Skip Navigation
Through the Cracks

Veterans with PTSD train service dogs to take back control of their lives

By Keira McGuire

Veterans may train their own dog as a service dog, as long as the dog meets the Dog T.A.G.S. program requirements.

Keira McGuire / WITF

Veterans may train their own dog as a service dog, as long as the dog meets the Dog T.A.G.S. program requirements.

Brandi Deibler served eight years in the Army. During that time, she was a Blackhawk helicopter mechanic, an aircraft crew chief, a peacekeeper and part of a medical evacuation unit.

Following her years in the Army, Deibler says she felt “hypervigilant” and “on guard.”

Keira McGuire / WITF

Brandi Deibler and her service dog Splash take a break during training.

“You know, being in medical evacuation we had to be able to go from dead asleep to in the air in six to ten minutes. So, you’re very constantly hypervigilant. When you get back that doesn’t really leave you.”

Deibler didn’t feel like herself and it was starting to get in the way of time with her young son.

“I had my son and we had taken him to a fair. … I couldn’t enjoy spending time with my family because I felt like I always had to be on guard and watching my family and our backs.”

She decided to seek help through a program called Dog T.A.G.S. The program teaches veterans to train their own service dogs. Other than the cost of caring for the dog, there is no cost to the veteran.

In order to participate, veterans must have been diagnosed by the U.S. Department of Veterans Affairs with post-traumatic stress disorder or a traumatic brain injury as a result of their service.

Deibler was paired with Splash. She is in level four, the final level, of their training. When training is complete, Splash will have multiple tasks, including turning on the light when Deibler experiences a nightmare, alerting Deibler when her anxiety begins to rise, and putting her weight on Deibler to calm her down.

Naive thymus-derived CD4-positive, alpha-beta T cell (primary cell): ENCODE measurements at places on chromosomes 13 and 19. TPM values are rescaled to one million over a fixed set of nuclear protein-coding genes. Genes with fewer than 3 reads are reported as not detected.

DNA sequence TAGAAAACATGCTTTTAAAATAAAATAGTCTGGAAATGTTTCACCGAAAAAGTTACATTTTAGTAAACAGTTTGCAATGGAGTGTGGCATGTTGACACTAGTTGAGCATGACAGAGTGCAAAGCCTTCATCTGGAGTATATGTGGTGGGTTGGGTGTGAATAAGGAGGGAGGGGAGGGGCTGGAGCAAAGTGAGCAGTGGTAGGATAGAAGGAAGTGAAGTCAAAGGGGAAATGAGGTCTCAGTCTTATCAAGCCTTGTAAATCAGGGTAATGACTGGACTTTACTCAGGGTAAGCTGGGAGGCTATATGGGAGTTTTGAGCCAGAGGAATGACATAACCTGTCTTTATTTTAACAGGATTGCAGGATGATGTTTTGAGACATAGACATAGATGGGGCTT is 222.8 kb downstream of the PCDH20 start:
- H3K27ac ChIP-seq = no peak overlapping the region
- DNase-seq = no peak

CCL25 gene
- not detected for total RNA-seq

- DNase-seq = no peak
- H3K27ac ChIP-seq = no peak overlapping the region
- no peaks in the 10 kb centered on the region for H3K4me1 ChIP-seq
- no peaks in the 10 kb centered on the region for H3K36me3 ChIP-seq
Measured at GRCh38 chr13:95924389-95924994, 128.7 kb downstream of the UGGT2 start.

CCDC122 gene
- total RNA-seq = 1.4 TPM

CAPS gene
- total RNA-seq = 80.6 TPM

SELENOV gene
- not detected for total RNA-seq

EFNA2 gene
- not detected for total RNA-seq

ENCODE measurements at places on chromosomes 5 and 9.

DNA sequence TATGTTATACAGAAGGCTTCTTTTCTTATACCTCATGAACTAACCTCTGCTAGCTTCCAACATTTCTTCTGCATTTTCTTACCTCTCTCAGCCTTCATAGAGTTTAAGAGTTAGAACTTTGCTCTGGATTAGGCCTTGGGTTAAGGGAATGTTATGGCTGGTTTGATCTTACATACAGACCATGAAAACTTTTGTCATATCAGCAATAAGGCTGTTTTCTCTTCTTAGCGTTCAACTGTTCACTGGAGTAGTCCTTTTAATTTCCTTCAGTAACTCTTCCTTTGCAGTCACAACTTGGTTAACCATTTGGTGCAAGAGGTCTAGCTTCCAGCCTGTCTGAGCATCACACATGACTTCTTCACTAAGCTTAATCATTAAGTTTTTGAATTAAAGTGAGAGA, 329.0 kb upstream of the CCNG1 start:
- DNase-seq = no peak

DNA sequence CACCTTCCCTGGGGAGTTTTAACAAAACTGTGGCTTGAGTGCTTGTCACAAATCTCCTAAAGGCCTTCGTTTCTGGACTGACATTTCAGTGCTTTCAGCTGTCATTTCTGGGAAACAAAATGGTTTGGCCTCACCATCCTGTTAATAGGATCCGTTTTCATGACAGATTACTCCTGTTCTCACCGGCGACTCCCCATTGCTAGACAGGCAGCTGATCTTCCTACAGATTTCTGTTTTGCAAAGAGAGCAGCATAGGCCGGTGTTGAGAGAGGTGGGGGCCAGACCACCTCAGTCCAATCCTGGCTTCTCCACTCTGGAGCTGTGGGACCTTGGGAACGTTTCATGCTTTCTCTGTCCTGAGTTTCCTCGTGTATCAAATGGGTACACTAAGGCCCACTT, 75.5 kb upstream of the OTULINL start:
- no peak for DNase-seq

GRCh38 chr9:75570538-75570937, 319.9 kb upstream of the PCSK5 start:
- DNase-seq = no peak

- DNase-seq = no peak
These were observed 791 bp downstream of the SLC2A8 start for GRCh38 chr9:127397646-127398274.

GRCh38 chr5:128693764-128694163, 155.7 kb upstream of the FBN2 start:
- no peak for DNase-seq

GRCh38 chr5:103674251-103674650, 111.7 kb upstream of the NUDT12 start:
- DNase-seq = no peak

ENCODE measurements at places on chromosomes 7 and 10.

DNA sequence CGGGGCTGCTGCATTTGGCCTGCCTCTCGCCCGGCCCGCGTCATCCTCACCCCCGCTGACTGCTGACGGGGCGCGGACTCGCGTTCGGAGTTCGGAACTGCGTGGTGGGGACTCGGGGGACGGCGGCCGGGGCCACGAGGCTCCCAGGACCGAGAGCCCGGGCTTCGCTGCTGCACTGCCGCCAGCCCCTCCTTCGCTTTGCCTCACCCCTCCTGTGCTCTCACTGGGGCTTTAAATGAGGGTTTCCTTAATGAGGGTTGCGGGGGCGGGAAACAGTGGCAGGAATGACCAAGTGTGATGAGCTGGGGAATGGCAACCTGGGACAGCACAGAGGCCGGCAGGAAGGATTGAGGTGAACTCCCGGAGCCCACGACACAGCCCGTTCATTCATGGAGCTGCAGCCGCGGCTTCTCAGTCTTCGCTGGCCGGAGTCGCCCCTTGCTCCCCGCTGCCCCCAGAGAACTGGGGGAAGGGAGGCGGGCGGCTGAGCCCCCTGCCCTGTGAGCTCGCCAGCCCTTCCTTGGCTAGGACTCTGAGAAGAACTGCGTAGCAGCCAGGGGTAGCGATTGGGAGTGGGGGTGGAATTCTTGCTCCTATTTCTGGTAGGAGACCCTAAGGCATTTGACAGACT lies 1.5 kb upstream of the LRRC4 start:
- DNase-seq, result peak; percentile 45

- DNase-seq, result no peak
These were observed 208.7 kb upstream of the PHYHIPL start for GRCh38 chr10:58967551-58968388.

“I have noticed … when I’m in public with her I’m not as on guard. I’m able to focus more on enjoying being out and being with my family. She senses if I get anxious and stuff and she’ll let me know and she can come up and put her weight on me.”

Deibler encourages others to seek help if they’re experiencing the symptoms of PTSD.

“Getting help is the best thing I could have done because it has helped me to manage my symptoms and really take back control of my life instead of letting the PTSD control me and regulate what I can do. It has helped me to be able to enjoy life again.”

This story is part of Transforming Health and PA Post’s mental health series Through the Cracks, which seeks to locate problems in Pa. mental health services and break down stigma by sharing personal accounts. Transforming Health is a partnership of WITF, Capital BlueCross and WellSpan Health.

Keira McGuire
Keira McGuire

Keira McGuire is a health reporter and multimedia producer for WITF. She hosts and produces Transforming Health television programs as well as other shows and documentaries for WITF’s Original Productions. McGuire produced the Emmy Award winning series HealthSmart for the last ten years. Keira previously worked at WBFF in Baltimore and WMDT in Salisbury as a reporter and anchor. She’s a graduate of Towson University.

Read more by Keira McGuire